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Fall Preview: Art Galleries

by Sura Wood

David Shrobe, "Knelt" (2018), oil, acrylic, fabric, wood and paper. Photo: Courtesy of the artist and Jenkins Johnson Gallery
David Shrobe, "Knelt" (2018), oil, acrylic, fabric, wood and paper. Photo: Courtesy of the artist and Jenkins Johnson Gallery  

Since the gallery scene began to decentralize in the city, there has been a proliferation of new venues in addition to a plenitude of established ones. Below, find a microcosm of what's in store this fall.

Jenkins Johnson Gallery: In "Somewhere in Between," the Harlem-based, African-American assemblage artist David Shrobe melds painting, drawing and collage. From found materials and debris recovered near his home, he has constructed custom-framed, fragmented portraits that collapse barriers between past and present. The faces of his subjects, appearing masked or veiled, peer out at us, echoing ancient tribal affiliations and the horrific legacy of slavery. (Sept. 22-Oct. 27)

SF Camerawork: The devastating impact of the infernos that have ravaged Northern California is the focus of "Forage from Fire: Excavation Images," in which photographer Norma I. Quintana acts as a chronicler of memories. She documented the charred remnants of her home and studio, casualties of the Napa Atlas Fire that swept through her neighborhood last year. Though most of her possessions were destroyed within minutes, she salvaged from the ashes some burnt, barely recognizable objects that survived their trial by fire - Christmas ornaments, a manual typewriter, doll parts, kitchen utensils - whose ghosts she has preserved for posterity. (Oct. 4-20) "I am to see to it that I do not lose you" pairs two bodies of work that form a link between retrieved history and an imagined future: one by Orestes Gonzalez, a New York-based photographer; the other from Zulfikar Ali Bhutto, an artist, performer, and zombie drag queen of mixed Pakistani-Lebanese-Iranian descent, who looks at the intersection of queerness and Islam. Ali Bhutto's multimedia project "Tomorrow We Inherit the Earth," a fusion of textiles, performance and photography-related imagery, envisions the dawning of a queer rebellion and femme guerilla warriors, while Gonzalez's "Julio's House" tours his deceased gay uncle's luxuriously decorated, memento-filled home in Miami's Little Havana. (Nov. 1-Jan. 5)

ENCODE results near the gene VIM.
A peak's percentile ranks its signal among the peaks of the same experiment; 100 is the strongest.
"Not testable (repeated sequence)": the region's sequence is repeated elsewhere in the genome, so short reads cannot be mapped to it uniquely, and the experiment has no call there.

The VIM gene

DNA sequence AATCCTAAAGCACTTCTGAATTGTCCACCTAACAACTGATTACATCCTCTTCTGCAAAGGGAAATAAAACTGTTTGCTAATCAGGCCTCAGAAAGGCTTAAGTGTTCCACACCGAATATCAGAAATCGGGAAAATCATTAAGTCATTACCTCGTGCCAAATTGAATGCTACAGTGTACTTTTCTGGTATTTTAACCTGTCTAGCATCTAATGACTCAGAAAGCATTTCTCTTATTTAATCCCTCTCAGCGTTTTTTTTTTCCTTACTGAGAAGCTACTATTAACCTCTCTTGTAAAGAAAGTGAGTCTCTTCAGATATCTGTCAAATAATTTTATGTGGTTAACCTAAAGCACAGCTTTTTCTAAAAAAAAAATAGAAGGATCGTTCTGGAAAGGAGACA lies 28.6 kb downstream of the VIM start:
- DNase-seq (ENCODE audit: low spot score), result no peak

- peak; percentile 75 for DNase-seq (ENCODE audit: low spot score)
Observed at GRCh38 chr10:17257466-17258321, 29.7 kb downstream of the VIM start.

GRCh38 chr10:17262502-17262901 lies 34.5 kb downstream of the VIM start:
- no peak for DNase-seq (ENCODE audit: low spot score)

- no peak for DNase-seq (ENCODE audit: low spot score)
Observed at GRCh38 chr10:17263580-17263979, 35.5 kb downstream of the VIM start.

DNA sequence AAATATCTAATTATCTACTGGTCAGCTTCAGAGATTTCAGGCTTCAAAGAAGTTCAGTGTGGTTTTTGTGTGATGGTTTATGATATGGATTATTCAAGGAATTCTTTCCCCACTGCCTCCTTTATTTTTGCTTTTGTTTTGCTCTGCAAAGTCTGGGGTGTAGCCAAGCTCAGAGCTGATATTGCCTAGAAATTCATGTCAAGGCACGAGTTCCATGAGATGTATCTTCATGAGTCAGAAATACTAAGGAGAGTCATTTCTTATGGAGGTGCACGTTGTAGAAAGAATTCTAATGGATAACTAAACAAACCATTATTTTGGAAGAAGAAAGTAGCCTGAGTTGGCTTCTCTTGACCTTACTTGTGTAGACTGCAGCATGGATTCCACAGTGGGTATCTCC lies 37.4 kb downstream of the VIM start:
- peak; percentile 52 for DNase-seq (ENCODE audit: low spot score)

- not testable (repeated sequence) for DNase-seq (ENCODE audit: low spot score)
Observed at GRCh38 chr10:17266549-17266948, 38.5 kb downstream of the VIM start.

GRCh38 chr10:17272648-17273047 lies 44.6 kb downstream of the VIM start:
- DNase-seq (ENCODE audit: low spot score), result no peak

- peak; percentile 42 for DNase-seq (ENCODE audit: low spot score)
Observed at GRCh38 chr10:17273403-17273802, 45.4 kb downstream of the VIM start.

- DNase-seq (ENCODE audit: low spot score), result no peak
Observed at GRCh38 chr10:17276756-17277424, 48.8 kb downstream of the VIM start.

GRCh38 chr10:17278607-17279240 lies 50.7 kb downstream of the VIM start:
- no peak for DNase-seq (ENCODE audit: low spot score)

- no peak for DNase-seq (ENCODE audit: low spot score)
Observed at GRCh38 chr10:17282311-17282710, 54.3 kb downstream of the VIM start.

Wesley Tongson, The Light (1992), ink and color on board. Photo: Courtesy of the artist and Chinese Culture Center  

Chinese Culture Center: "Wesley Tongson: The Journey" centers on the late Hong Kong ink artist who was a singular voice in contemporary ink painting. Diagnosed with schizophrenia at the age of 15, he retreated from the art world, toiling in solitude during the last decades of his life, a period when he forsook the brush and relied solely on his nails and fingers. This, his first American solo exhibition in over two decades, traces the evolution from his earlier work that grew out of his classical training through the mature, large-scale paintings in which he employed ink rubbing, marbling, splash and paper-crumpling techniques. (Oct. 12-Dec. 15)